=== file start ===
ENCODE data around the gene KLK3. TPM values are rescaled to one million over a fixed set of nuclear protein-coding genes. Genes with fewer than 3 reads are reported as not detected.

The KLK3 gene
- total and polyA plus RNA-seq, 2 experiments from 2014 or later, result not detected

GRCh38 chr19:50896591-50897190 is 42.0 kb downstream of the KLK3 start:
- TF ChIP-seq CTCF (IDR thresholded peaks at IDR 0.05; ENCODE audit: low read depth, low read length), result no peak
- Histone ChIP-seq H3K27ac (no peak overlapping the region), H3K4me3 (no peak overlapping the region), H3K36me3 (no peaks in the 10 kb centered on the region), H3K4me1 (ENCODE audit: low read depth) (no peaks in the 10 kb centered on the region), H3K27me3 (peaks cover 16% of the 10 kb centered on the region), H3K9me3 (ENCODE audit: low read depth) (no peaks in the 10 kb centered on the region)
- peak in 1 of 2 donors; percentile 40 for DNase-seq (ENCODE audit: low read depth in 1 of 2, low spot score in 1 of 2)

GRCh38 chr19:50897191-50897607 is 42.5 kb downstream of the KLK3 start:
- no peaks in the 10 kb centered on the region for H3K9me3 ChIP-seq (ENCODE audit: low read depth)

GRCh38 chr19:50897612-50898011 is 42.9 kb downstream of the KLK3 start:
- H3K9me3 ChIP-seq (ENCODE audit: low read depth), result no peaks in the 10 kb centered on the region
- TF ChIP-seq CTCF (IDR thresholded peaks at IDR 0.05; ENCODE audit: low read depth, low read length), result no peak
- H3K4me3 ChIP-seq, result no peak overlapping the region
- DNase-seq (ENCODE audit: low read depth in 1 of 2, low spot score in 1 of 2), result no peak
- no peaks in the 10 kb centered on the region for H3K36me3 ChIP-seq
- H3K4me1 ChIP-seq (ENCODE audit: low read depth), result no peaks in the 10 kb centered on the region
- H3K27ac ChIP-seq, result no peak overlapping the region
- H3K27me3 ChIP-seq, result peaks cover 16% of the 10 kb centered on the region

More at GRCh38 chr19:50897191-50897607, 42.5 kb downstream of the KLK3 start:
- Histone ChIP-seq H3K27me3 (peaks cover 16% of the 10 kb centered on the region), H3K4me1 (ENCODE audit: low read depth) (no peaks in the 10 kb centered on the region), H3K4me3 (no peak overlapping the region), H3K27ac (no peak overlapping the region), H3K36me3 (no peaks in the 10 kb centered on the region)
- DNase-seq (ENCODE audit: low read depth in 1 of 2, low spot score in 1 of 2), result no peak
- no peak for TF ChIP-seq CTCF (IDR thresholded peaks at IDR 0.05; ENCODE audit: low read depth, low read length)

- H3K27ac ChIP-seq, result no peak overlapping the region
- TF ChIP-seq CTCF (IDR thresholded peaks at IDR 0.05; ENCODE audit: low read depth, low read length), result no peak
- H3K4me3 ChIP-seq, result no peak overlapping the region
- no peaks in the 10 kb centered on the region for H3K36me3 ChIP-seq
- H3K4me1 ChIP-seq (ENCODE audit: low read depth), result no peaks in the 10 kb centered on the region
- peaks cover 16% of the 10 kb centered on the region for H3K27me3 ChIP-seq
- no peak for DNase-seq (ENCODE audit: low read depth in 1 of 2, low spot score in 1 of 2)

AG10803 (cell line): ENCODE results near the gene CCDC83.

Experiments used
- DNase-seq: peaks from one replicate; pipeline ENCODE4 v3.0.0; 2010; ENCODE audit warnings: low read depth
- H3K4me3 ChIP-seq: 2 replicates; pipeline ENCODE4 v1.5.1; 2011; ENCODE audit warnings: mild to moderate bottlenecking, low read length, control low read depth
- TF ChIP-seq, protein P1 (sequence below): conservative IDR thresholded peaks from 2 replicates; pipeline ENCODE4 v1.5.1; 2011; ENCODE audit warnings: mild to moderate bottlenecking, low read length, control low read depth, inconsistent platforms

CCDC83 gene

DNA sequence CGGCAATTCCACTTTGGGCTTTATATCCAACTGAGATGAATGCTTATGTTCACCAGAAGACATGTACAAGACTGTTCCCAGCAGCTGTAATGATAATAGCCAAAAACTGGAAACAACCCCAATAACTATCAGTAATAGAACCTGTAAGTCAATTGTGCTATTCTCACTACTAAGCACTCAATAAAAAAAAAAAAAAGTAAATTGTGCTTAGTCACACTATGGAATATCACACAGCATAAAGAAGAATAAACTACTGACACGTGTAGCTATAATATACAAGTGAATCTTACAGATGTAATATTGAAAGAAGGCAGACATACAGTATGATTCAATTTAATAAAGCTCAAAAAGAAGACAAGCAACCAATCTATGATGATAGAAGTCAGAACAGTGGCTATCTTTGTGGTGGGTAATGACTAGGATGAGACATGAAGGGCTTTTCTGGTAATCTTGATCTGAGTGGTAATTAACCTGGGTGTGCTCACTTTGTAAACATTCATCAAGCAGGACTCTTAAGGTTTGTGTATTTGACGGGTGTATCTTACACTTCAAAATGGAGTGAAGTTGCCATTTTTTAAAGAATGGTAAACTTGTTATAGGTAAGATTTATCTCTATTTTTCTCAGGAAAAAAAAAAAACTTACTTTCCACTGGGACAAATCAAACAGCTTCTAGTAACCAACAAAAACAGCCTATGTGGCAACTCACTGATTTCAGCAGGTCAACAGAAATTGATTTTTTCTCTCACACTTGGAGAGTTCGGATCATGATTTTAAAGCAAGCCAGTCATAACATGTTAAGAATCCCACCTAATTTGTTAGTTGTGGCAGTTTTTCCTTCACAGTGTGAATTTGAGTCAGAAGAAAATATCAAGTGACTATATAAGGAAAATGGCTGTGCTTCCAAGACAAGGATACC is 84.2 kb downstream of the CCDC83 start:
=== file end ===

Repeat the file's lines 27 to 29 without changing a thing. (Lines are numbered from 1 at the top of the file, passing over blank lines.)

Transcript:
- H3K4me1 ChIP-seq (ENCODE audit: low read depth), result no peaks in the 10 kb centered on the region
- peaks cover 16% of the 10 kb centered on the region for H3K27me3 ChIP-seq
- no peak for DNase-seq (ENCODE audit: low read depth in 1 of 2, low spot score in 1 of 2)